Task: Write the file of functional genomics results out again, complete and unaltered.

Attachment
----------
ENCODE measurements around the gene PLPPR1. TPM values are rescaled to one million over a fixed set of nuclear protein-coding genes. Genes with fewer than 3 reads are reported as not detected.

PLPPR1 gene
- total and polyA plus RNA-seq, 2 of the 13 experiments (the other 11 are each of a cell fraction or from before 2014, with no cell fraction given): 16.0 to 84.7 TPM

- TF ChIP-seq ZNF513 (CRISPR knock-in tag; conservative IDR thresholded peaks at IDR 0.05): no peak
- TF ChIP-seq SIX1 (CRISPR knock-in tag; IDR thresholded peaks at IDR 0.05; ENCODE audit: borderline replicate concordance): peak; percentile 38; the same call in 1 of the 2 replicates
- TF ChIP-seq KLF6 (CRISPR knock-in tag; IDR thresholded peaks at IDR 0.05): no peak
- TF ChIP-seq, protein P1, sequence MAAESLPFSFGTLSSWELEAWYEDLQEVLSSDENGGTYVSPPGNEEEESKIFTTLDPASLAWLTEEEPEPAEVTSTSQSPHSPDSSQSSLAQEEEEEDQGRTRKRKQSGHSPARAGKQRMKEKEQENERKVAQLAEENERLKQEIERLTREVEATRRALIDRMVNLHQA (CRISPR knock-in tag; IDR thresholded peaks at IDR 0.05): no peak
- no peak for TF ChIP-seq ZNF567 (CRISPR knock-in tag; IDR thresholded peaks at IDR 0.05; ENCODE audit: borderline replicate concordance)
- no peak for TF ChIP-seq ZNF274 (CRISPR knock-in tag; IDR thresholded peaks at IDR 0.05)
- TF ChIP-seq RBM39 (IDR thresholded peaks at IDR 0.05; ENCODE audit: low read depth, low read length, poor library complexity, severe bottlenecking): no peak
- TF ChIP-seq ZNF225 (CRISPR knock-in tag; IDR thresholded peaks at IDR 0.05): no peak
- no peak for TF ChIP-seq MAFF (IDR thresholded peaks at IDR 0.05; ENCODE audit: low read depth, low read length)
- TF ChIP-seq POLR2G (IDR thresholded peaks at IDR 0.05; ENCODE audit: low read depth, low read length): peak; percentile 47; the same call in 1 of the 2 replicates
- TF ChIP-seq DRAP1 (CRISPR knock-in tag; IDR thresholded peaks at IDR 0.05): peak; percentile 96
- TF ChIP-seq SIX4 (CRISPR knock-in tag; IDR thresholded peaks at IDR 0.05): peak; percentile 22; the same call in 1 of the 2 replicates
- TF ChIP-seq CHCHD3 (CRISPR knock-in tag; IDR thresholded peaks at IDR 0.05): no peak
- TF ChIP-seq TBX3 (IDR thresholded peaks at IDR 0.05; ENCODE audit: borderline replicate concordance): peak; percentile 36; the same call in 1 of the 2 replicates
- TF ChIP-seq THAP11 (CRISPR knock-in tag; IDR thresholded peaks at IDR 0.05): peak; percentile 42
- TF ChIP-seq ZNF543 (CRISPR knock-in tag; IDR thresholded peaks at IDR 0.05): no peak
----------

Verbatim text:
ENCODE measurements around the gene PLPPR1. TPM values are rescaled to one million over a fixed set of nuclear protein-coding genes. Genes with fewer than 3 reads are reported as not detected.

PLPPR1 gene
- total and polyA plus RNA-seq, 2 of the 13 experiments (the other 11 are each of a cell fraction or from before 2014, with no cell fraction given): 16.0 to 84.7 TPM

- TF ChIP-seq ZNF513 (CRISPR knock-in tag; conservative IDR thresholded peaks at IDR 0.05): no peak
- TF ChIP-seq SIX1 (CRISPR knock-in tag; IDR thresholded peaks at IDR 0.05; ENCODE audit: borderline replicate concordance): peak; percentile 38; the same call in 1 of the 2 replicates
- TF ChIP-seq KLF6 (CRISPR knock-in tag; IDR thresholded peaks at IDR 0.05): no peak
- TF ChIP-seq, protein P1, sequence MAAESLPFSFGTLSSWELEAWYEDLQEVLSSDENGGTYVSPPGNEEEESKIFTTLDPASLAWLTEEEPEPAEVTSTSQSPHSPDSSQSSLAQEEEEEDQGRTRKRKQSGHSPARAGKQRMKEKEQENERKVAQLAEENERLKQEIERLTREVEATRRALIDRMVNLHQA (CRISPR knock-in tag; IDR thresholded peaks at IDR 0.05): no peak
- no peak for TF ChIP-seq ZNF567 (CRISPR knock-in tag; IDR thresholded peaks at IDR 0.05; ENCODE audit: borderline replicate concordance)
- no peak for TF ChIP-seq ZNF274 (CRISPR knock-in tag; IDR thresholded peaks at IDR 0.05)
- TF ChIP-seq RBM39 (IDR thresholded peaks at IDR 0.05; ENCODE audit: low read depth, low read length, poor library complexity, severe bottlenecking): no peak
- TF ChIP-seq ZNF225 (CRISPR knock-in tag; IDR thresholded peaks at IDR 0.05): no peak
- no peak for TF ChIP-seq MAFF (IDR thresholded peaks at IDR 0.05; ENCODE audit: low read depth, low read length)
- TF ChIP-seq POLR2G (IDR thresholded peaks at IDR 0.05; ENCODE audit: low read depth, low read length): peak; percentile 47; the same call in 1 of the 2 replicates
- TF ChIP-seq DRAP1 (CRISPR knock-in tag; IDR thresholded peaks at IDR 0.05): peak; percentile 96
- TF ChIP-seq SIX4 (CRISPR knock-in tag; IDR thresholded peaks at IDR 0.05): peak; percentile 22; the same call in 1 of the 2 replicates
- TF ChIP-seq CHCHD3 (CRISPR knock-in tag; IDR thresholded peaks at IDR 0.05): no peak
- TF ChIP-seq TBX3 (IDR thresholded peaks at IDR 0.05; ENCODE audit: borderline replicate concordance): peak; percentile 36; the same call in 1 of the 2 replicates
- TF ChIP-seq THAP11 (CRISPR knock-in tag; IDR thresholded peaks at IDR 0.05): peak; percentile 42
- TF ChIP-seq ZNF543 (CRISPR knock-in tag; IDR thresholded peaks at IDR 0.05): no peak